MONEY MEN: TAKE THE OFF-RAMP
DID YOU MISS the merger wave in big banks, the one that sent Citicorp shares up to 31/2 times book value and Mellon shares to 25 times 1997 earnings? Perhaps you should aim a little lower. Try Town & Country Bancorp, a $190 million (assets) bank in Springfield, Ill. Its shares are hard to find, but when they last changed hands, in April, they went for $30, or 93% of book value and just eight times projected 1998 earnings.
“If you know your local bank is a good company, why go off and buy Chase or BankAmerica?” asks money manager David Harvey. A 41-year-old former lawyer and banker, Harvey makes a career of finding obscure bank stocks. He has corralled 45 of them for Everest Partners, L.P., a $16 million hedge fund he runs out of Gardnerville, Nev. The four-year-old fund claims a 42.5% average annual compounded rate of return to limited partners since its inception, after all fees.
It takes a lot of patience to do what Harvey does. He has been chasing after Town & Country ever since 1996, and still has managed to land only 8,860 shares of it. As often as not, he gets shares not by placing an order with a broker but by dropping in on the president of the bank, who may know of a shareholder who wants out.
Harvey casts a wide net. He starts with the American Bankers Association’s Financial Institutions Directory, which lists financial institutions by location. Next he goes to the Federal Deposit Insurance Corp. Web site (www.fdic.gov), which gives more detailed financial data about the 7,000 commercial banks in the U.S. He then eliminates the ones with more than $1 billion in assets — on the assumption that bigger banks are pretty well followed on Wall Street and less likely to be bargains.
Harvey narrows his search further, to about 1,000 small banks that fall into roughly two categories: old, sleepy banks and young, back slapper ones.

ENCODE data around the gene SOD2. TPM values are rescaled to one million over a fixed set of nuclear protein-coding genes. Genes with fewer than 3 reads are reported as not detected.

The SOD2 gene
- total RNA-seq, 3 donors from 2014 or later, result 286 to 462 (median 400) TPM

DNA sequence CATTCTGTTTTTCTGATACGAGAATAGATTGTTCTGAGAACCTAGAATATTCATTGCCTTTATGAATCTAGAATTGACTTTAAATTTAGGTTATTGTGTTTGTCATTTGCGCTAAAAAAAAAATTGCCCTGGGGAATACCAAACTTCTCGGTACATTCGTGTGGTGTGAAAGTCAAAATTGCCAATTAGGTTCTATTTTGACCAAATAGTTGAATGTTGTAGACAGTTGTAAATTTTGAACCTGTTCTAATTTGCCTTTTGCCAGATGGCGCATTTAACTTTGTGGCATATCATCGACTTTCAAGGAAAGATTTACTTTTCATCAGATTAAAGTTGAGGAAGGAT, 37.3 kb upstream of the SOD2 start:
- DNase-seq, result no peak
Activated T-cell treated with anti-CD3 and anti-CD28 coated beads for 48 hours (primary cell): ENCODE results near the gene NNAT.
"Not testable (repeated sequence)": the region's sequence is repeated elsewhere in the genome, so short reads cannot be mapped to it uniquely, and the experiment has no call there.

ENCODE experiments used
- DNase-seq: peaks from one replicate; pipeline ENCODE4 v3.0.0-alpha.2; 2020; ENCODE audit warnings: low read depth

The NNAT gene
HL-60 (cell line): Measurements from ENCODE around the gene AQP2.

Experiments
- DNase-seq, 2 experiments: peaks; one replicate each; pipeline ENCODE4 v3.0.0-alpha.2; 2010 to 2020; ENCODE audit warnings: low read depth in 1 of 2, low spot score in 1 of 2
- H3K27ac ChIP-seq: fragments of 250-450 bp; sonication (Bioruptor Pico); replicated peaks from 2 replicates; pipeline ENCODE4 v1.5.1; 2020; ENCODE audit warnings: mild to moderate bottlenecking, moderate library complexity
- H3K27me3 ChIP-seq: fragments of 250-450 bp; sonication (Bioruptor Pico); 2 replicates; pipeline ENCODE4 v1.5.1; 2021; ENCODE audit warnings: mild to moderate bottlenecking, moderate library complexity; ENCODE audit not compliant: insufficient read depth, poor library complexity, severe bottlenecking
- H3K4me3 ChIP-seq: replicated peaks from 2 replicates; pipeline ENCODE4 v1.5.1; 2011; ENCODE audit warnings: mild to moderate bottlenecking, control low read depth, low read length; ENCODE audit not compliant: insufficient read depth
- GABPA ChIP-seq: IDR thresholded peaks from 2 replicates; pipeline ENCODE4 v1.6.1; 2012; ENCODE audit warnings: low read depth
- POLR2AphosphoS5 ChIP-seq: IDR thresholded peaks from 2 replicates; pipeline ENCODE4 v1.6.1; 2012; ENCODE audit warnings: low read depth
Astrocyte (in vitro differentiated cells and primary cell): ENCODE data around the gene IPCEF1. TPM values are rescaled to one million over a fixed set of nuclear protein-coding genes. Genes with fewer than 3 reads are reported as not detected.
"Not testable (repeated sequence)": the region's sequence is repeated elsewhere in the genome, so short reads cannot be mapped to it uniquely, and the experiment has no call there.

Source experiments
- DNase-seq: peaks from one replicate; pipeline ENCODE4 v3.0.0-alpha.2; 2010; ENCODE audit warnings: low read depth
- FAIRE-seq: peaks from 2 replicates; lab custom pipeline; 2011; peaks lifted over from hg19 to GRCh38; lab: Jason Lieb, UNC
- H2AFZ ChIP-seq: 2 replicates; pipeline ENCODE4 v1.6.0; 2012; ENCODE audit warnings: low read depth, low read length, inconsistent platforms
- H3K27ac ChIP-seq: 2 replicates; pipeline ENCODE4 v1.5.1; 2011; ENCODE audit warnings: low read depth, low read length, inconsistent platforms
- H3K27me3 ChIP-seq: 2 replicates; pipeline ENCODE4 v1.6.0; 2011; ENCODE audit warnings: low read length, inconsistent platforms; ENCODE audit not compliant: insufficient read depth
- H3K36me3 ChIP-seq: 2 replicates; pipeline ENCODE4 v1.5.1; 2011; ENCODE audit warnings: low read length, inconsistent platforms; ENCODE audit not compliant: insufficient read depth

The old, sleepy category covers banks that are at least half a century old but still small. You tend to find them in New York, Illinois and Texas, where, years ago, branching was severely restricted. So if a little town needed a bank, the townspeople often had to start one of their own. Examples: the State Bank of Jerseyville in Jerseyville, Ill., and Hollidaysburg Trust Co. in Hollidaysburg, Pa. Shares tend to turn up in estate liquidations.
The backslapper category consists of newer banks in states like California, Florida, Nevada and Georgia, where there is a tradition among small-business owners of getting together to start a community bank and rounding up deposits on the golf course or at Rotary Club dinners. What brings customers to these banks is a disaffection with big-city banks and their impersonal ways.
Silver State Bank in Henderson, Nev., a suburb of Las Vegas, was founded in 1996 with $4 million in capital and already has deposits of $83 million. Harvey bought stock at $13 and could get $21 for it now.
It’s relatively risky, he admits: “We don’t yet know how good the loans are.”
The 13-year-old First Colony Bancshares in Alpharetta, Ga., with $131 million in assets, is another backslapper bank. Depositor loyalty earned it 23% on shareholders’ equity last year. At its last bid price of $30, as quotd by the local stockbroker, it trades at 1.25 times book value.
There is no offer. Bid $40 and maybe you can land a few shares.
Harvey puts 3,000 miles a year on rental cars, visiting small-town banks. “When I see an off-ramp, I open the book [Financial Institutions Directory] to that town and see if I like anything,” he says. “Then I meet the bank president and talk to a few people in town.” That’s how he got into Crescent Banking Co. in Jasper, Ga., with all of $90 million in assets, and Solvay Bank Corp. in Solvay, N.Y., with $258 million in assets.
If you want to play this game, look at the banks within an hour’s drive of your home. Avoid paying more than 15 times earnings or 2 times book value. Also, stay away if deposits are declining or the ratio of nonperforming loans to total loans exceeds 2%. We asked SNL Securities, a financial research and publishing firm in Charlottesville, Va., to tell us what sort of banks are likely to turn up on such a search; its table appears above.